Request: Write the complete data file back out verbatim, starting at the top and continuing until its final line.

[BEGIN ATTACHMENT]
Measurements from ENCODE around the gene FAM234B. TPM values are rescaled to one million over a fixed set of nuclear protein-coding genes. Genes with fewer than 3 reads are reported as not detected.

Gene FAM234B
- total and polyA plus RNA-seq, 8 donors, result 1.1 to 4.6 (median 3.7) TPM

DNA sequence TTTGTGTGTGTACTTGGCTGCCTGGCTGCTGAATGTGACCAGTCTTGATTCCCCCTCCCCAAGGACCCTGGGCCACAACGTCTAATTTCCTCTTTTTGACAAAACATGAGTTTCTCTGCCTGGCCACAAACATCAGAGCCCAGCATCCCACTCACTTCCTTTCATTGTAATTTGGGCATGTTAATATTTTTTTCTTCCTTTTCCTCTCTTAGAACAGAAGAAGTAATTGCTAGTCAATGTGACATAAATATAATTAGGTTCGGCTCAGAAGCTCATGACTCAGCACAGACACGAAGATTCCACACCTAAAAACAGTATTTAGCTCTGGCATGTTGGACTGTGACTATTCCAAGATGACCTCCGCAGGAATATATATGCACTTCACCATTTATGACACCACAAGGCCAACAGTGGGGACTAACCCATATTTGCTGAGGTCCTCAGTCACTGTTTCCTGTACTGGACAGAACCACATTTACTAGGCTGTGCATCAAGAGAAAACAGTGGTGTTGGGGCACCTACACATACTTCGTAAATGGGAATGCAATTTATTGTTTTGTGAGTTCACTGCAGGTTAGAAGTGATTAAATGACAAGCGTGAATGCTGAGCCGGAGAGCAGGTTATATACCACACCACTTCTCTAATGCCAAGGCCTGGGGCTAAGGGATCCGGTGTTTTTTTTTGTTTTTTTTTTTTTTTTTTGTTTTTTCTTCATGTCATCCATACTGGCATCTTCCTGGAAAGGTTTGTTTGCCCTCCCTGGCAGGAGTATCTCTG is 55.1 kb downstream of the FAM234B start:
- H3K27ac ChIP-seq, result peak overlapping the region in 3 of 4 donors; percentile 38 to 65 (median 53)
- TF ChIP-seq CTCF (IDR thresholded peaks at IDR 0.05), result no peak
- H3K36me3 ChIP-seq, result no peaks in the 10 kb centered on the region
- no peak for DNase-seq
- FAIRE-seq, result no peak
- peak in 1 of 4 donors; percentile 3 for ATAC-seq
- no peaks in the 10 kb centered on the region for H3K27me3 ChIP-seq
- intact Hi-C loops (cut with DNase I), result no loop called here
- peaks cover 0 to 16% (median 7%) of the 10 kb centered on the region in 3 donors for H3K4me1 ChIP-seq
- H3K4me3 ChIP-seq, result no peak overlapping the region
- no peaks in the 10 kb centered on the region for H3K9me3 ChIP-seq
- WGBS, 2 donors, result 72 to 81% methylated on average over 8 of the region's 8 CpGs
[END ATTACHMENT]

Measurements from ENCODE around the gene FAM234B. TPM values are rescaled to one million over a fixed set of nuclear protein-coding genes. Genes with fewer than 3 reads are reported as not detected.

Gene FAM234B
- total and polyA plus RNA-seq, 8 donors, result 1.1 to 4.6 (median 3.7) TPM

DNA sequence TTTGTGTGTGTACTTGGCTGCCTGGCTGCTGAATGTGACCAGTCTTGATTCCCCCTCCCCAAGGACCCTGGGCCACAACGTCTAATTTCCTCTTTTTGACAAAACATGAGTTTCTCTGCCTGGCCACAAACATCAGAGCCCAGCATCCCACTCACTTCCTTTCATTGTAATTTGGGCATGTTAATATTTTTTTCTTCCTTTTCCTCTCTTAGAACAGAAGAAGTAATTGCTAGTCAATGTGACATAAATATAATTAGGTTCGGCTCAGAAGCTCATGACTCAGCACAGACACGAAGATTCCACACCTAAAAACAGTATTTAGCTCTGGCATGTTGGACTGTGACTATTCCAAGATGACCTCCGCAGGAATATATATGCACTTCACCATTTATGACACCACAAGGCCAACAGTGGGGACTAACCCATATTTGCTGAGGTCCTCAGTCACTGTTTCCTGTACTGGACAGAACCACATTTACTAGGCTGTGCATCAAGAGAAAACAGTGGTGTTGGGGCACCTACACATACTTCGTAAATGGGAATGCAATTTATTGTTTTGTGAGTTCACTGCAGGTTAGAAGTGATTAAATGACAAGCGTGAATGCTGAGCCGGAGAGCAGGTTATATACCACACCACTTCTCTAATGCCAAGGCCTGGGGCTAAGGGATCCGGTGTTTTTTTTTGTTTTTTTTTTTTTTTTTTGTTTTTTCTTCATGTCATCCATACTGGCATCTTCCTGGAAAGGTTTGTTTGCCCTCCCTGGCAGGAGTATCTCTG is 55.1 kb downstream of the FAM234B start:
- H3K27ac ChIP-seq, result peak overlapping the region in 3 of 4 donors; percentile 38 to 65 (median 53)
- TF ChIP-seq CTCF (IDR thresholded peaks at IDR 0.05), result no peak
- H3K36me3 ChIP-seq, result no peaks in the 10 kb centered on the region
- no peak for DNase-seq
- FAIRE-seq, result no peak
- peak in 1 of 4 donors; percentile 3 for ATAC-seq
- no peaks in the 10 kb centered on the region for H3K27me3 ChIP-seq
- intact Hi-C loops (cut with DNase I), result no loop called here
- peaks cover 0 to 16% (median 7%) of the 10 kb centered on the region in 3 donors for H3K4me1 ChIP-seq
- H3K4me3 ChIP-seq, result no peak overlapping the region
- no peaks in the 10 kb centered on the region for H3K9me3 ChIP-seq
- WGBS, 2 donors, result 72 to 81% methylated on average over 8 of the region's 8 CpGs